I created the opportunity because of extra money and a different thinking (my parents unlike hers, valued education) but I am very proud of her and her daughter (who is an honors student at Don Bosco) and when I do pass, much earlier than her, I know the supreme importance of bettering oneself will continue. In my partner it was always there, I simply supplied the opportunity. Like Dutchie, my adult children are highly educated, in stable lives, close relationships with my partner and wanting to play a part in this ongoing story. Both of them have offered to house "our" daughter if she comes to Australia to complete her post graduate studies and also wanting to be part of her direction through to adulthood if I can't. What I can say is life is really good here and can be made better because of our expat involvement even within the limitations imposed by the society. The difference is the same here as it was when I was growing up in Australia and that is the will to better oneself. Sure it may be harder here to achieve but we all know examples of locals who have succeeded and we admire them more for their achievement.
     
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    Last edited: Oct 14, 2023
  7. God Bless Texas

    God Bless Texas DI Member

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    While parents, are around and taking care of the children the child has stability. Also, the parents together can unite and tell the family members looking to borrow or asking for help with all of life's problems "No".

    Unfortunately, when left alone, widow or widower, the Pinoy family will have more influence on the one left behind. Parents, sibling, and cousins, aunts and uncles can all show up with their hands out and sad stories. The money available will begin disappearing with the preparation of the funeral; from food to funeral home to "sponsor" people who can't afford the fare to travel.
    After this, the family will just keep asking.
    Unfortunately this is not unique to Filipino society.
    There are 1000's of stories of professional athletes, lottery winners, and massive inheritances being lost in under 5 years because people have hard time saying "No".
    Fear of losing friends
    Losing family bonds
    Being called stingy (to be nice)
    Or falling for the line "after all, you can afford it".
    So while the widow may not spend the money on herself I agree with the need to cuetail the amount of money available. Having a will,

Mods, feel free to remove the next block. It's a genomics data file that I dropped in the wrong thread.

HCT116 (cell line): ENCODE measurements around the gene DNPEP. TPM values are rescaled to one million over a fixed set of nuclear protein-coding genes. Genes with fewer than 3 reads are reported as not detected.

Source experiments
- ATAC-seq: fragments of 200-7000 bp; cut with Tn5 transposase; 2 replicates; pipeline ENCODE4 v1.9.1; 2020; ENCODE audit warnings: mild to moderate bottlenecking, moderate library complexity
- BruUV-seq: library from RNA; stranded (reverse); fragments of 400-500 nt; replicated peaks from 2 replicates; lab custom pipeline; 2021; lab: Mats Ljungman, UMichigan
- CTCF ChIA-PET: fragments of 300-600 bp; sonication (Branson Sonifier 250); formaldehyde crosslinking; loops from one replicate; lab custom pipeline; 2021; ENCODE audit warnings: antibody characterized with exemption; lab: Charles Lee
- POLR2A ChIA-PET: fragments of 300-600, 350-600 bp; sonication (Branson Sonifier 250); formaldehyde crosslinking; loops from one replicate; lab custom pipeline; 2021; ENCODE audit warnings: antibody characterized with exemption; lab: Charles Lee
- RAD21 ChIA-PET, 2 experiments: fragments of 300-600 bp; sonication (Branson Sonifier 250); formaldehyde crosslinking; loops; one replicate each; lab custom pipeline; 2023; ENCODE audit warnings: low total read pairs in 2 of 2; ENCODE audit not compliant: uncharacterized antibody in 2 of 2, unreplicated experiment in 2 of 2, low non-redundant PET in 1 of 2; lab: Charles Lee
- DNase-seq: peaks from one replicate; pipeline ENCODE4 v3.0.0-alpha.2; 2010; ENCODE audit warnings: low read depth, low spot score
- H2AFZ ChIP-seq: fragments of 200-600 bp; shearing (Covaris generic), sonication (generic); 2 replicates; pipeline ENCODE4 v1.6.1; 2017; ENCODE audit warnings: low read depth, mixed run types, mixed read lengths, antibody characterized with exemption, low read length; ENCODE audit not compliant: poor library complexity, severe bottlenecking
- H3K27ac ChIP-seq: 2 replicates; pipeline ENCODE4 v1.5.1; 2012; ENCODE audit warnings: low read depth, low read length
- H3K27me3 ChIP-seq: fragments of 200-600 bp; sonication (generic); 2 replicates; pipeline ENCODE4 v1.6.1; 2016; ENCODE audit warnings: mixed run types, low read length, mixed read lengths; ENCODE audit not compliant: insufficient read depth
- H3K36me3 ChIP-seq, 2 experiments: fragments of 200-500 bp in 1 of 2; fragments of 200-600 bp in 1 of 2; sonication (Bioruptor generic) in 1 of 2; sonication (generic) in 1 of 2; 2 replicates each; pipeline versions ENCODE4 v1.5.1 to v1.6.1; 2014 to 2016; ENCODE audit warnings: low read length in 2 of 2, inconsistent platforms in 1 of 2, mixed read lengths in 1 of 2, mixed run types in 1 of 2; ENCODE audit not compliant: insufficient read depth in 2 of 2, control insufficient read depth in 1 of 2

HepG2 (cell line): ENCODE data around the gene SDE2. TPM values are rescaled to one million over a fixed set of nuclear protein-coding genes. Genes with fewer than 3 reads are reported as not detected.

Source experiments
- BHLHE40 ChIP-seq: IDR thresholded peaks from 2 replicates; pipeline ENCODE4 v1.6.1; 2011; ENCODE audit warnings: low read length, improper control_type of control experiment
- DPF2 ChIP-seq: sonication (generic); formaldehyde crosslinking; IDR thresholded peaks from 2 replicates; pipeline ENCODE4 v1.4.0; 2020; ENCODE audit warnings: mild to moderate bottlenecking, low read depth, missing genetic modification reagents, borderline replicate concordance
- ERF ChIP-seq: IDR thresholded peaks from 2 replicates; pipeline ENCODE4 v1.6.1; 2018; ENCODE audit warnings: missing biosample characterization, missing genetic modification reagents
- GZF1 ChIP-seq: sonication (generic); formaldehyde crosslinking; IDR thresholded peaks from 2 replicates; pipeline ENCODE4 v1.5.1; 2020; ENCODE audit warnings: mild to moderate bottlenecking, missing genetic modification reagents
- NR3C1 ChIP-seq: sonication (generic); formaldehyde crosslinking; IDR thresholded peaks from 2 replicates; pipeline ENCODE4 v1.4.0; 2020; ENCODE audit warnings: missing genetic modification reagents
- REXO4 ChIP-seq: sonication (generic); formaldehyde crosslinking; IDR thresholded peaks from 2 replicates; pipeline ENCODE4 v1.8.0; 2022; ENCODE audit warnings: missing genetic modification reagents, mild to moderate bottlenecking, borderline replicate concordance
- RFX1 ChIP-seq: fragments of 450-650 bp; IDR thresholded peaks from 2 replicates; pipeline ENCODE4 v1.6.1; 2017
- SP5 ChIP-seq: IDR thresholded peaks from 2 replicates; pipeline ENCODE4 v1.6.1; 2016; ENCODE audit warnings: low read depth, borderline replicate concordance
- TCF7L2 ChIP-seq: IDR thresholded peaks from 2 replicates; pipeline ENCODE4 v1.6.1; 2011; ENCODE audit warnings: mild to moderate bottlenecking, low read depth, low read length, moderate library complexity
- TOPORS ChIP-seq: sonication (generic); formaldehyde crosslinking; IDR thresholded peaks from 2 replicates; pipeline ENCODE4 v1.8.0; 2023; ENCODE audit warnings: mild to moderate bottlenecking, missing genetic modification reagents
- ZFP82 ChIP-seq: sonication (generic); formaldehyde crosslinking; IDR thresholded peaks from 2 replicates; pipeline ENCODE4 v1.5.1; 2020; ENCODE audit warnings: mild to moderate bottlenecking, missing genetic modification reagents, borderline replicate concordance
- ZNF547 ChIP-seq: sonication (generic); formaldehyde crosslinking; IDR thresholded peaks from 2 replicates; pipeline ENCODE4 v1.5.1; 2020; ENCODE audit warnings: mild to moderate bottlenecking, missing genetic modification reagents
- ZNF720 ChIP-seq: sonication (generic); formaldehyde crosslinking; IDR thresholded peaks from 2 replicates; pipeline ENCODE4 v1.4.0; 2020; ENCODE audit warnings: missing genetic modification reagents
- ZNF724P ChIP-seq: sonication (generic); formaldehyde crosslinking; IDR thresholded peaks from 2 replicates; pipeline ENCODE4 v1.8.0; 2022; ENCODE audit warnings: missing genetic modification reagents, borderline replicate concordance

being sure it is registered here,
    which means taking it to court
    Having it filed here
    A trust is a good idea with an annual disbursement
    In my opinion I wouldn't trust an attorney to reimburse expences for school, health, or other issues - feeling the attorney could approve expences in exchange for something extra for themselves.
     
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  8. Dutchie

    Dutchie DI Senior Member Showcase Reviewer Veteran Army

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    I can relate to some of what you wrote, but overall my feeling is that you're a bit too cynical about how an asawa will fare after the foreigner husband passes away. While I agree that in some cases things will go as you write, I am positive that my wife and many others are too smart to let it come to that. Moreover, what you forget to insert is the influence you have on her worldview while together. I for one have watched my wife develop into a pretty savvy lady, who will not suddenly revert to her former status once I'm gone.

    Our daughter is studying to be a dentist (smart kiddo) and I am positive she'll be just fine in life, whatever happens from here.
    With a little luck I might still be around to see her graduate and start carving out a professional career.

    Moreover, both my wife and daughter have a close bond with my adult daughters in the Netherlands, who each have a university masters degree and a stable life, and I fully expect them to step up with guidance and assistance once I wouldn't be able to do so anymore.

    So no, in my personal outlook for their future there's absolutely nothing that resembles what you write.
     
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  9. you_have_been_removed

    you_have_been_removed DI Forum Adept

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    replying and quoting about kids born out of the Philippines is irrelevant when comparing them to kids born here (apples and oranges)........your spouse does not become unfilipino or western minded just because she had the good or bad sense to marry you.....I am simply saying not to be nieve in thinking because you are here to steer them to follow your order to ignore some parasite family member that when the time comes and the family is broken whether you or her go first.....if it is the foreigner to go first......your spouse is not made of kryptonite..........to finish if you want to be sure that no boyfriend in the dark or cousin from the mountains takes your place better get your house in order, put your hard work/toil/life's being into a trust that goes to your kids........let them be the bearer of their name .......( i hope i said that correctly )